Failing to Serve the Preliminary Notice, Resulted in a Nevada Architect Losing Lien Rights
Securing mechanic’s lien rights in Nevada begins with service of the preliminary notice. Do lien rights exist if the notice isn’t served? Read on to learn more.
Nevada Preliminary Notice Guidelines
The preliminary notice should be served upon the owner and prime contractor after first furnishing materials or services, but within 31 days from first furnishing materials or services.
There are instances where the preliminary notice may not be required. For example, according to The National Lien Digest©, no notice is required when contracting directly with the owner or when providing only labor. However, that’s not all.
According to Luke Eaton in Actual Notice Exception to Pre-Lien Notice Requirement of Nevada Lien Statute Does Not Apply to Architect’s Offsite Work When No Onsite Work Has Been Performed Even Though Owner Knew That Architect Was Performing Work for the Project, it’s also possible the notice requirement may be waived if the property owner knows about the construction on its property and knows of the claimant.
“NRS 108.245(1) requires a mechanic’s lien claimant, other than one who performs only labor, to deliver a written notice to the owner of the property of the right to lien after they first perform work on or provide material to a project. However, substantial compliance with this requirement is met if the property owner: (1) has actual notice of the construction on the property and (2) knows the lien claimant’s identity.”
Eaton reviews a recent case before the Supreme Court where the architect was unpaid for its services and filed a lien, but failed to serve a preliminary notice. The trial court determined the architect’s lien was valid and the preliminary notice wasn’t required, because the property owners & developers were aware the architect was working on designs. In fact, the parties had viewed the drawings.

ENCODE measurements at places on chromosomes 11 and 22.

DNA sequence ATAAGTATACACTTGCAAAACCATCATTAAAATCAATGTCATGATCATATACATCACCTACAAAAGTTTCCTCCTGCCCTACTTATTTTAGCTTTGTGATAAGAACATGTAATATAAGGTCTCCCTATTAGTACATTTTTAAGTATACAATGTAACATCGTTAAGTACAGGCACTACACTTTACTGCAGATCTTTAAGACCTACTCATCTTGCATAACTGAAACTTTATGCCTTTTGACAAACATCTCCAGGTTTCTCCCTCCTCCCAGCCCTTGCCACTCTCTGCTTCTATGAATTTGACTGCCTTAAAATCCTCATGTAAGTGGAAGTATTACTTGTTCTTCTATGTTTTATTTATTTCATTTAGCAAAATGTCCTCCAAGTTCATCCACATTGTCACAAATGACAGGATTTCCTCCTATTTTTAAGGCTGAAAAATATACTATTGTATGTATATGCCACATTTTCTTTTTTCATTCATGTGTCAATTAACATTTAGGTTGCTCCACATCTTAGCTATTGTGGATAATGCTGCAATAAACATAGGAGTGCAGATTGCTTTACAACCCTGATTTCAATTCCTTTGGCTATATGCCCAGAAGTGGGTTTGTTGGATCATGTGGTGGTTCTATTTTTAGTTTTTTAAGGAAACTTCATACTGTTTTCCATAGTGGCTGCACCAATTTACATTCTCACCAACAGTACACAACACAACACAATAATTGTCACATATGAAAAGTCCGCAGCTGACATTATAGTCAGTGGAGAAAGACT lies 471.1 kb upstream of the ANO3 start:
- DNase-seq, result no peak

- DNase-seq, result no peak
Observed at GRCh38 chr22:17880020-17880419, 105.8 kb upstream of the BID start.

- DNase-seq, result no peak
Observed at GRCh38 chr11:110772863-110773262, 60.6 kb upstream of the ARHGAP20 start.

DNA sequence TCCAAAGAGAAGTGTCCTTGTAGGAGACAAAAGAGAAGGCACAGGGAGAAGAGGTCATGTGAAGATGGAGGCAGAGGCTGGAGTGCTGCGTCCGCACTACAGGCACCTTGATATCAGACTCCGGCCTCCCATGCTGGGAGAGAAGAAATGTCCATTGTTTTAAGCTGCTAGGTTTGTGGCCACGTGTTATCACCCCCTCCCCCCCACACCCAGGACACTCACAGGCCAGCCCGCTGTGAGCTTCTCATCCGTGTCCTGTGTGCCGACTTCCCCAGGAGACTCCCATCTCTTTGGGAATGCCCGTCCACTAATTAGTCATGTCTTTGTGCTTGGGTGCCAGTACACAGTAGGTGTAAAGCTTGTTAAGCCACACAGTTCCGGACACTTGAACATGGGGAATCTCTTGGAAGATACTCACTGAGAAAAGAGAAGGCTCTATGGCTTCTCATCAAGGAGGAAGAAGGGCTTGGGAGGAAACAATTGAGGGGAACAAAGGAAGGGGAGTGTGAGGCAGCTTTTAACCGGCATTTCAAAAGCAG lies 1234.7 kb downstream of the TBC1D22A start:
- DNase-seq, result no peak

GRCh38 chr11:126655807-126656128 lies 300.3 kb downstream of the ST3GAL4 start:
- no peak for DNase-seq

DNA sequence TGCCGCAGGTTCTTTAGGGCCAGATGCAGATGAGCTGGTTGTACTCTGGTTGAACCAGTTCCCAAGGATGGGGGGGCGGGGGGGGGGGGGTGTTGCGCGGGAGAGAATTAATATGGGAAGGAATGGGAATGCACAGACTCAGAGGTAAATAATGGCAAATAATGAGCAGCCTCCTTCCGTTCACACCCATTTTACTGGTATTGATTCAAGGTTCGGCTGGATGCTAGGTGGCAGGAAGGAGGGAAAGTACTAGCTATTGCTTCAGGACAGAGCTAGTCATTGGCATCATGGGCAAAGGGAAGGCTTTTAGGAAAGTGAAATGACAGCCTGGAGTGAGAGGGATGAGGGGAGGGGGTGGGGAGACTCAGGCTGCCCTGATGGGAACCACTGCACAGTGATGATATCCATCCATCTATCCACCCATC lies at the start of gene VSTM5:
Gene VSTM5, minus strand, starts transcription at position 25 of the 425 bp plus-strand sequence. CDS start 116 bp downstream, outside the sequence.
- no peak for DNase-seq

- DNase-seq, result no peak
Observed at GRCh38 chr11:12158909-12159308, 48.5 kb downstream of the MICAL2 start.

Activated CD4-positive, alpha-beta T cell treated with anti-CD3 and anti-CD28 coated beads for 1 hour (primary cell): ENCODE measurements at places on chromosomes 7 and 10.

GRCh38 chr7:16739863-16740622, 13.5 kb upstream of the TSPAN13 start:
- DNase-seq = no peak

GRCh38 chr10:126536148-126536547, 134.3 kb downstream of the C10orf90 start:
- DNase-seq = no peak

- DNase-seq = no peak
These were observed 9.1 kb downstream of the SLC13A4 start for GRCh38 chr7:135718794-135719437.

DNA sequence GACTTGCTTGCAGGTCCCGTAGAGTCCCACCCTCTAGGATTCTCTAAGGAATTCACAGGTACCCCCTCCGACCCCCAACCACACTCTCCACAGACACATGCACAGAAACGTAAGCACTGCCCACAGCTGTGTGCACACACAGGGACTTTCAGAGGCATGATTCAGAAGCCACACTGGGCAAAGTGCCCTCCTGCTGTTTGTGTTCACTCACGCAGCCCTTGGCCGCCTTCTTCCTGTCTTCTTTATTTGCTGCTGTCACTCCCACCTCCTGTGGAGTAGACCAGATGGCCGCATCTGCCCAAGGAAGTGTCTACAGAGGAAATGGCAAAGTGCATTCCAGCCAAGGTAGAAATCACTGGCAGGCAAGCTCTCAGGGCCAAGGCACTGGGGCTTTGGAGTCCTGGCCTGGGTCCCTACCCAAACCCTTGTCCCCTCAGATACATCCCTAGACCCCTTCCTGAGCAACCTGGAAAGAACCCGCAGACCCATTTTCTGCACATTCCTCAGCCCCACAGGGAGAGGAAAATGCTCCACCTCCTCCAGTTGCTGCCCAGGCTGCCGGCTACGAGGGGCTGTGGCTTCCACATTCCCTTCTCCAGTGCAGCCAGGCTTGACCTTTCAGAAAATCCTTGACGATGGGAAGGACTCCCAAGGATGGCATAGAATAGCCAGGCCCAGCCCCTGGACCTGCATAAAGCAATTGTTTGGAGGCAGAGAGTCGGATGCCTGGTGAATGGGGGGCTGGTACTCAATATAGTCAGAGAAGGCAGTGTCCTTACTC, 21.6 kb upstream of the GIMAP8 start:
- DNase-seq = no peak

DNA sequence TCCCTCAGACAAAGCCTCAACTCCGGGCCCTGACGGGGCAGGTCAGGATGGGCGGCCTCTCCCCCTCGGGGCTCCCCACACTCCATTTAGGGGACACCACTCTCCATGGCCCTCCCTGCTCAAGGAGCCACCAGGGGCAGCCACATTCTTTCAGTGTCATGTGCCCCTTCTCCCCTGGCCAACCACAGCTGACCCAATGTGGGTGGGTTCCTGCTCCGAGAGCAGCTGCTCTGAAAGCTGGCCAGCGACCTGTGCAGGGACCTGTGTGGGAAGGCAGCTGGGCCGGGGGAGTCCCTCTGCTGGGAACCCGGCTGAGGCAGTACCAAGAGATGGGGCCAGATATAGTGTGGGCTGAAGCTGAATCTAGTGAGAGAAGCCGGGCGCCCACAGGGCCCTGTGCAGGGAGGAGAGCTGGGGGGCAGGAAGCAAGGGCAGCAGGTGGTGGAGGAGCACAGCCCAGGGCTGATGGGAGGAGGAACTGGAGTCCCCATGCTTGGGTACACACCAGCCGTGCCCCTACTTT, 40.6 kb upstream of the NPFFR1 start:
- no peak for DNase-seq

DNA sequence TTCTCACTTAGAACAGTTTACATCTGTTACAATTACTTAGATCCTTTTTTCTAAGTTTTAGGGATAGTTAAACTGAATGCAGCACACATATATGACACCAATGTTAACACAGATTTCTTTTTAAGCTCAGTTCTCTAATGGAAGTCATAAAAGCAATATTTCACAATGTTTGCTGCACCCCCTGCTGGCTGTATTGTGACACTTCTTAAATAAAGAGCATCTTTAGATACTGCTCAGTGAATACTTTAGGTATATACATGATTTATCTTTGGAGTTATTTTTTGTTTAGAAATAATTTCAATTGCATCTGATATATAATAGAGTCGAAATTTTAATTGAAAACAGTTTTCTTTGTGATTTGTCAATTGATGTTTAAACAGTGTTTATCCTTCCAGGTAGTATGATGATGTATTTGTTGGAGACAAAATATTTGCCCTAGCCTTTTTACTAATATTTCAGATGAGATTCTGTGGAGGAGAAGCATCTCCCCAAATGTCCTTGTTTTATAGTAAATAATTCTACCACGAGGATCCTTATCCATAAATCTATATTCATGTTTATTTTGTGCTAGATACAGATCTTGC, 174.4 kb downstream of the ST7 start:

Supreme Court Says Notice is Required
Upon appeal, the Supreme Court did not agree. The Supreme Court advised a notice is required when onsite work hasn’t begun, because the lack of onsite work and lack of preliminary notice “poses a substantial risk of prejudice to property owners.”
Per Eaton, the Supreme Court added, “…where no onsite work had begun on property, there has been little or no benefit to the property itself. Further, while an owner who is “disinterested” in the construction of work on the property, may record a notice of non-responsibility to avoid liability for a lien stemming from work that it did not request, such a notice is only effective when the construction on the property was ultimately completed. As such, the risk that a prospective buyer will not pay its architect, for services performed for a project that may be never be constructed, should not be borne by the current property owner.”
The takeaway? Always serve a preliminary notice! As a best practice, even if a notice isn’t required, serve the notice. After all, it’s better to serve a preliminary notice and find out it’s not required, than not to serve a preliminary notice and find out it was required.
It’s a spooky time and I’m not referring to the Halloween season. It’s spooky when a creditor has an unperfected security interest because their UCC filing identified their debtor as “ISC, Inc .” The inadvertent extra space after “Inc” – a typical noise word – was enough to bump one creditor to the unsecured class.
Learn more when you read Double Bubble, Toil & Trouble: When Space & Noise Impact UCC Filings
- 10/19/17: The Credit Research Foundation & NCS present “How to Write a Credit Policy”
- 10/24/17: The Basics of the Lien and Bond Claim Process
- 10/31/17: The Credit Research Foundation and NCS Team Up to Bring You a Free Webinar on “Using Security to Expand Your Credit Boundaries”
- 11/02/17: Securing Mechanic’s Lien Rights in Notice of Commencement States
- 11/07/17: An Advanced Look at the UCC Process
- 11/14/17: An Advanced Look at the Lien & Bond Claim Process
- 11/28/17: Implementing a UCC Program – Overcoming Obstacles
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